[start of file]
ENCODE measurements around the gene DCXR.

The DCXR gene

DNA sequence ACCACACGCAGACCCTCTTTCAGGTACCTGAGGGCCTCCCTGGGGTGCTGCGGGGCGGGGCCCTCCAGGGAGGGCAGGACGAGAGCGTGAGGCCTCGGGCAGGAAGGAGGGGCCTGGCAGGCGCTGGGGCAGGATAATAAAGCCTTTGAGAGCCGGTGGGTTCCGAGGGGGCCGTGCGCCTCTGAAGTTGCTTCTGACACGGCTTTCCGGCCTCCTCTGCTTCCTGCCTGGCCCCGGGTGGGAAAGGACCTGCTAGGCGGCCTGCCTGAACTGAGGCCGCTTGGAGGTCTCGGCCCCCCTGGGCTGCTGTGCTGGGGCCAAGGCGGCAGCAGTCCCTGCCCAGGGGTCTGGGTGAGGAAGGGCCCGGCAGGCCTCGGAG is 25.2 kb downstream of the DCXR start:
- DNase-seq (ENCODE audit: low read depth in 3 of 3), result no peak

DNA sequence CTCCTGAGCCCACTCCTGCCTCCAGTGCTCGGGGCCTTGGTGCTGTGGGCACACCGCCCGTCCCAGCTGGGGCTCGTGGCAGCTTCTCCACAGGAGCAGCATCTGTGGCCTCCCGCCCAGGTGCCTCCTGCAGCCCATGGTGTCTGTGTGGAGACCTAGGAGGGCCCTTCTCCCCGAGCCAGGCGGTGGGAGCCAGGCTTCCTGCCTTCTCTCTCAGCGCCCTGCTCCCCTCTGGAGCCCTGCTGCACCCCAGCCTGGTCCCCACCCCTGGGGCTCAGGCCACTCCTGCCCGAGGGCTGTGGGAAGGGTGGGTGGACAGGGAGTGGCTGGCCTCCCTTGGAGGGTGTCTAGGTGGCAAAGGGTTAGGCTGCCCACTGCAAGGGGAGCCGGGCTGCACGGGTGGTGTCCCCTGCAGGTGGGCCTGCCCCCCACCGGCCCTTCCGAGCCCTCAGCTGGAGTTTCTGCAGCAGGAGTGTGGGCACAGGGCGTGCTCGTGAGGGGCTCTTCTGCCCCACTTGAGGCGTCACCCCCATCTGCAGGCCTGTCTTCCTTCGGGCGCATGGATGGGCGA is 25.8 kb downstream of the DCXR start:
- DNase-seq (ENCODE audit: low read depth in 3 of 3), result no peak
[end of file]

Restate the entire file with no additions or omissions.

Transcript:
ENCODE measurements around the gene DCXR.

The DCXR gene

DNA sequence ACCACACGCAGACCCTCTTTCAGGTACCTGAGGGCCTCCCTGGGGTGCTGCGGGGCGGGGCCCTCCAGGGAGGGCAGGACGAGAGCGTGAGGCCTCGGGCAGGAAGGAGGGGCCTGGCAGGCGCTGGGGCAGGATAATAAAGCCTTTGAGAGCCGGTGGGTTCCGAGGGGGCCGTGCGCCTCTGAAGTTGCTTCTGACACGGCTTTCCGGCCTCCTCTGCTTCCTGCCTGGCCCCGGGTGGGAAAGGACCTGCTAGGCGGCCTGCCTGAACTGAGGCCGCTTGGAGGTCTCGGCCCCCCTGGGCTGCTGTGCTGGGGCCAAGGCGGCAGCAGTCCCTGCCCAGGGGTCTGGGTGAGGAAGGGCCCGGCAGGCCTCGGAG is 25.2 kb downstream of the DCXR start:
- DNase-seq (ENCODE audit: low read depth in 3 of 3), result no peak

DNA sequence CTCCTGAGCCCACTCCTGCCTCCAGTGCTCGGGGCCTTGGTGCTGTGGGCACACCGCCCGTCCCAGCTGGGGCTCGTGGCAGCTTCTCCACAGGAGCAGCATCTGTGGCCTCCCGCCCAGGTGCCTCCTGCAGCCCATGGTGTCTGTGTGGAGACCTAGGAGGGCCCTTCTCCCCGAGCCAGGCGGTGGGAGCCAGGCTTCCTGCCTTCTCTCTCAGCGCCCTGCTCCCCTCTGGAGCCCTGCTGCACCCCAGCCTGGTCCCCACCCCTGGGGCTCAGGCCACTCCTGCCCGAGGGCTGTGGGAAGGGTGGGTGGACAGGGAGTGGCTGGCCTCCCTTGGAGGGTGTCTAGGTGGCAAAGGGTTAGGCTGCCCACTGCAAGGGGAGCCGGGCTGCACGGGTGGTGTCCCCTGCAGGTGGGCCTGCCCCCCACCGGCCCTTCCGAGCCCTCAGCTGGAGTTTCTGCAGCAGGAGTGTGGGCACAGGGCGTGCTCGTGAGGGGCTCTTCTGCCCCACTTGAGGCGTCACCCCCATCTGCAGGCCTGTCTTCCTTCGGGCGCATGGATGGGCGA is 25.8 kb downstream of the DCXR start:
- DNase-seq (ENCODE audit: low read depth in 3 of 3), result no peak